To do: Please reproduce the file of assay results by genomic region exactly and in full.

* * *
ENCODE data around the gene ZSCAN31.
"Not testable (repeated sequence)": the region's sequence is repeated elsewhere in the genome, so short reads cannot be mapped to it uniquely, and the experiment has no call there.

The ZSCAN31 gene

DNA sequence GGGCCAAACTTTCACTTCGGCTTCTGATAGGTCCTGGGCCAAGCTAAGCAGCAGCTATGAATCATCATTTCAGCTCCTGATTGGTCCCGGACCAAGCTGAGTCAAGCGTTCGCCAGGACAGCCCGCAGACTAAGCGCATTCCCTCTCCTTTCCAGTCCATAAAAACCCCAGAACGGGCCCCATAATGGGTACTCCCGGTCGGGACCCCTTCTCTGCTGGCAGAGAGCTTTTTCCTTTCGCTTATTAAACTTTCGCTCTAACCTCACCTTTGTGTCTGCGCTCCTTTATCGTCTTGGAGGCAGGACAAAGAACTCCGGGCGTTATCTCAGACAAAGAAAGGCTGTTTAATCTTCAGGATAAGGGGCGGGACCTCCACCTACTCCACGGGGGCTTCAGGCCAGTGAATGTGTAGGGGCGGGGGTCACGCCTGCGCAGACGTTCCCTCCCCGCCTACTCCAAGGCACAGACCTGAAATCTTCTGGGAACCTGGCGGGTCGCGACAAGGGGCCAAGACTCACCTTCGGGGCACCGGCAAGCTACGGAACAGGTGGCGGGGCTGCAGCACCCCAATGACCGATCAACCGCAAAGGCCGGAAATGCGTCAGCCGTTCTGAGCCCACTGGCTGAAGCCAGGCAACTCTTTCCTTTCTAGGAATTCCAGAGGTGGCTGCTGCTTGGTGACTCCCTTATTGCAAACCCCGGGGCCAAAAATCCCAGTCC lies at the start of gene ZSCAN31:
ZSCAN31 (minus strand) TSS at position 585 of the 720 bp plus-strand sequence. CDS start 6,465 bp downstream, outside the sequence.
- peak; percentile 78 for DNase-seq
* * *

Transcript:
ENCODE data around the gene ZSCAN31.
"Not testable (repeated sequence)": the region's sequence is repeated elsewhere in the genome, so short reads cannot be mapped to it uniquely, and the experiment has no call there.

The ZSCAN31 gene

DNA sequence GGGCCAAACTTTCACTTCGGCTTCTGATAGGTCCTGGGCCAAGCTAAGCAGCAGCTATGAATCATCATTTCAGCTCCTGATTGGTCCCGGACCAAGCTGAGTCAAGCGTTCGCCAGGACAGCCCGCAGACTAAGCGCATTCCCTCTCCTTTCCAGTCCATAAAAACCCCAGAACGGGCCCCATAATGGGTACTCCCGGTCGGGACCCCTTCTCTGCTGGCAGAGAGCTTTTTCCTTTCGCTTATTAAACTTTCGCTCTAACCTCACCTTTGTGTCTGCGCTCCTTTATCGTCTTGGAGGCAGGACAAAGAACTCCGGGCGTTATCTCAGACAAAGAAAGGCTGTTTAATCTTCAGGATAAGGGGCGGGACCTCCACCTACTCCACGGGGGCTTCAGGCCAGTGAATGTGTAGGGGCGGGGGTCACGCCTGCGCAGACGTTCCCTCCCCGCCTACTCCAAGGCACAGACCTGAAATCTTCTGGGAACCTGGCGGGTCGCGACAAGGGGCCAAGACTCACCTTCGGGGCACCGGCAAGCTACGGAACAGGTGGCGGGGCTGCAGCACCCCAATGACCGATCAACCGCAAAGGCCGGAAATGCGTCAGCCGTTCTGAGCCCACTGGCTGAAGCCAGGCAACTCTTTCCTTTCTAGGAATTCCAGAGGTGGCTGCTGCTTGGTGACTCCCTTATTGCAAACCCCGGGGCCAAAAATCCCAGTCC lies at the start of gene ZSCAN31:
ZSCAN31 (minus strand) TSS at position 585 of the 720 bp plus-strand sequence. CDS start 6,465 bp downstream, outside the sequence.
- peak; percentile 78 for DNase-seq